Photographers and viewers alike will commonly agree that photos with a sharply focused subject and a blurred background appear more professional than those where everything is equally in focus.
Typically, this is a technique done 100% in camera, and can be achieved by choosing the proper camera and lens settings and by composing the shot a certain way. This look is known as shallow depth of field.
The primary factors which determine depth of field in a photo are aperture, focal length, and distance. In addition, the photographer can blur the background during post-production in
Suggested Course To Learn More…
What Is Depth Of Field?
Depth of field (DOF) is defined as how much of an image is acceptably in focus (sharp). The photographer should be deliberate in creating an image with the proper depth of field, depending on the genre or the end goal of the image.
Generally speaking, portraits look best with a shallow depth of field (where the subject’s face is the sharpest part of the image and other elements are blurred), and landscape images look best with a large depth of field (where everything is in focus).
Images with a shallow depth of field tend to make the subject stand out much more from the background, and the photographer is able to take attention away from objects in the background that may be distracting or not pleasant.
In-Camera Techniques for Creating a Blurred Background in a Photo
Creating photos with a shallow depth of field is best done in camera, using the aperture and focal length settings, as well as certain methods of composition.
Technique #1: Using a Wide Aperture
The aperture is the opening in the lens which allows light into the camera, measured in f-stops.
The size of the aperture opening is a determining factor in depth of field. A larger opening (small f-stop, like f/2.0) will give a shallower depth of field than a narrow opening (large f-stop, like f/16). Keep in mind that the aperture also controls the amount of light entering the camera sensor, so this should be taken into consideration when adjusting each setting for proper exposure.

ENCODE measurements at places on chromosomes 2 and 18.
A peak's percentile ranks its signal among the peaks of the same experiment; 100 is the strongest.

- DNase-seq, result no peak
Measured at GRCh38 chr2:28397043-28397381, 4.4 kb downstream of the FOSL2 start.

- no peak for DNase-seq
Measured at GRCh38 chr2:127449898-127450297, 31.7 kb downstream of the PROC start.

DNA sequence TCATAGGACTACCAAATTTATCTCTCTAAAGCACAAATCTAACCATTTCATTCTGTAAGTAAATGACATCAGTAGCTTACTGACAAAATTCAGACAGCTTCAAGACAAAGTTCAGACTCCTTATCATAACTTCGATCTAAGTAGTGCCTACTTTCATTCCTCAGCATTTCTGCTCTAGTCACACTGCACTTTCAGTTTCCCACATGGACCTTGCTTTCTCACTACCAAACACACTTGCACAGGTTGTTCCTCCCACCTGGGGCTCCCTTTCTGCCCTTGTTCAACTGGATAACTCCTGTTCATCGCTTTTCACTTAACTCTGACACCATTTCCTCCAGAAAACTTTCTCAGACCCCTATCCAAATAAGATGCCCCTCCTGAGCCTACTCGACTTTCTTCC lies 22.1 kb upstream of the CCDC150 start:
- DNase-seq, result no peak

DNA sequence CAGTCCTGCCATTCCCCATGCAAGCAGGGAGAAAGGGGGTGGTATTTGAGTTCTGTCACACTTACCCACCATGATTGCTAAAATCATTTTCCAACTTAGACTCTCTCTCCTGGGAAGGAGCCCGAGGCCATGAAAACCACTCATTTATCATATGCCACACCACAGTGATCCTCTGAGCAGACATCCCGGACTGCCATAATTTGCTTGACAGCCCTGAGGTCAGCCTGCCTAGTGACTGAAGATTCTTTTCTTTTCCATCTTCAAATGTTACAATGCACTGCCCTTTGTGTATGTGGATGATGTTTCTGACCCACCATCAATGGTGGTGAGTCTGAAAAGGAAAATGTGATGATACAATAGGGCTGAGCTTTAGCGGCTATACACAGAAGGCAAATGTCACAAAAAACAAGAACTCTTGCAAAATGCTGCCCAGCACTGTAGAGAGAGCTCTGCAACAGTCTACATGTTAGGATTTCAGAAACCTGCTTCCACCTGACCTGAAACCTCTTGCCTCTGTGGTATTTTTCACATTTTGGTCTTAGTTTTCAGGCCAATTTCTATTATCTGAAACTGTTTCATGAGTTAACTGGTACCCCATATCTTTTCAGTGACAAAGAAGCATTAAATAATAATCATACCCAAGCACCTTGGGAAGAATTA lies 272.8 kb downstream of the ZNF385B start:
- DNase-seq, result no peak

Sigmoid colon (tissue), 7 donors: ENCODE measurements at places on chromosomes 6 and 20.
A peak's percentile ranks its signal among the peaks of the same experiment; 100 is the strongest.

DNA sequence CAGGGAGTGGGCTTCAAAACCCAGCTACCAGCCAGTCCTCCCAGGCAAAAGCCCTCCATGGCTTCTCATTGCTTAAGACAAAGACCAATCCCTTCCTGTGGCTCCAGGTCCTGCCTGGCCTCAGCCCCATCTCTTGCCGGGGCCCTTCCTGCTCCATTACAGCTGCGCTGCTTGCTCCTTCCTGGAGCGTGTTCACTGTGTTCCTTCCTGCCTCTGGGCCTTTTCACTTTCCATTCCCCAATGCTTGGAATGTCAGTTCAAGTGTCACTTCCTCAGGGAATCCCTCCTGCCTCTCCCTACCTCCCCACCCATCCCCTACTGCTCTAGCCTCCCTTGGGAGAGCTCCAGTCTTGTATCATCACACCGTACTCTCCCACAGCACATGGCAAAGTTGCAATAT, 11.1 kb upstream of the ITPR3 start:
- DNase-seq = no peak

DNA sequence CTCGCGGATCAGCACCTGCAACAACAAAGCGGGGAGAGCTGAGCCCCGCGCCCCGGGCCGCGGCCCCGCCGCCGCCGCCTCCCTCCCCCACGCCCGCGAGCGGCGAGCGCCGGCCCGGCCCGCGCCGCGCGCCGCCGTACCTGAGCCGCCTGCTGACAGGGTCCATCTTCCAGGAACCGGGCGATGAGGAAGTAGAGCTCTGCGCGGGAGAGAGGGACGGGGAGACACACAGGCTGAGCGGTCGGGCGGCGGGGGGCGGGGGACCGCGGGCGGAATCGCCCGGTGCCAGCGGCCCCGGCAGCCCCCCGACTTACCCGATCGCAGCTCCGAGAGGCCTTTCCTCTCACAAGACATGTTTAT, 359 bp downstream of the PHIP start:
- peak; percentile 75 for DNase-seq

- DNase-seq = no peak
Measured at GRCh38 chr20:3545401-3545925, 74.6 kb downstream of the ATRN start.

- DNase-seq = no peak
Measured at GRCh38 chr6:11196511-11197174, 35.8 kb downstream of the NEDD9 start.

Portrait photographers often prefer lenses with a widest aperture of f/1.2 to f/2.8 because these allow them to create portraits with a heavily blurred background.
Photographers shooting landscapes, architecture, vehicles, or other scenes may prefer shooting at a narrower aperture like f/8 or f/16 so that all parts of the image are in focus.
Looking for a good portrait lens, try these articles…
- Best Canon Lens For Family Portraits
- Best Nikon Lens For Family Portraits
- Best Nikon Z Lens For Portraits
Technique #2: Using a Long Focal Length
The focal length is the distance from the lens to the camera’s sensor (measured in millimeters) when the subject is in focus. Lenses come in many focal lengths, and will either be a fixed focal length (prime lens) or a variable focal length (zoom lens).
A photo taken using a longer focal length will “compress” the subject, creating a shallow depth of field and blurred background. A photo taken using a shorter focal length will cause all or most of the elements in the photo to be in focus.
Lenses with short focal lengths like 24mm or 35mm are ideal for large group photos where people are posed in different positions where everyone needs to be in focus, as well as to fit the entire group in the frame.
Technique #3: Increasing Subject-to-Background Distance, and Technique #4: Decreasing Camera-to-Subject Distance
Distance is not a camera or lens setting, but is a method of composition which is another determining factor in how blurred the background will be in a photo.
Increasing the subject-to-background distance will cause the background to be increasingly blurred the further the subject is from the background. To achieve this look, photograph the subject with a far distance from the background.
Decreasing the camera-to-subject distance will cause the background to be increasingly blurred the closer the subject comes to the camera. If you want to see more details of other elements in the photo, photograph the subject closer to the background.
If a photographer wants to take a group photo where they need to use a small aperture and short focal length to ensure everyone is in focus, but still wants to make the background appear blurred, finding an area where the background objects are a further distance from the group of subjects is the solution.
These techniques can work alone or together. To achieve the most blurred background possible, the photographer can shoot at a wide aperture, a long focal length, a far subject-to-background distance, and a close camera-to-subject distance. One must always be careful however to make sure all parts of the subject that need to be are sharp and in focus.
Post-Production Techniques for a Blurring the Background in a Photo
Sometimes a photographer may want
to add some background blur after the fact. While this isn’t the ideal method,
it can be done where it still looks convincing enough for the viewer to not
know it was done in
Technique #5: Gaussian Blur and Layer Masks in Adobe
The best method is by utilizing layer masks and the Gaussian blur tool. The image should be opened and a duplicate layer created. A slight Gaussian blur should be applied to the new image layer, and then a layer mask must be created. Using the brush tool in black, the subject must be “painted” over to remove the added blur.
It will take some careful work to refine the edges of the layer mask. Because natural depth of field blur falls off gradually in front and behind the subject, the layer mask will need to be painted off and on at varying opacity settings so that the focus fall-off is subtle and gradual.
Achieving a blurred background in photos is not difficult, as long as you understand how to control the settings on your camera and know how to compose the shot.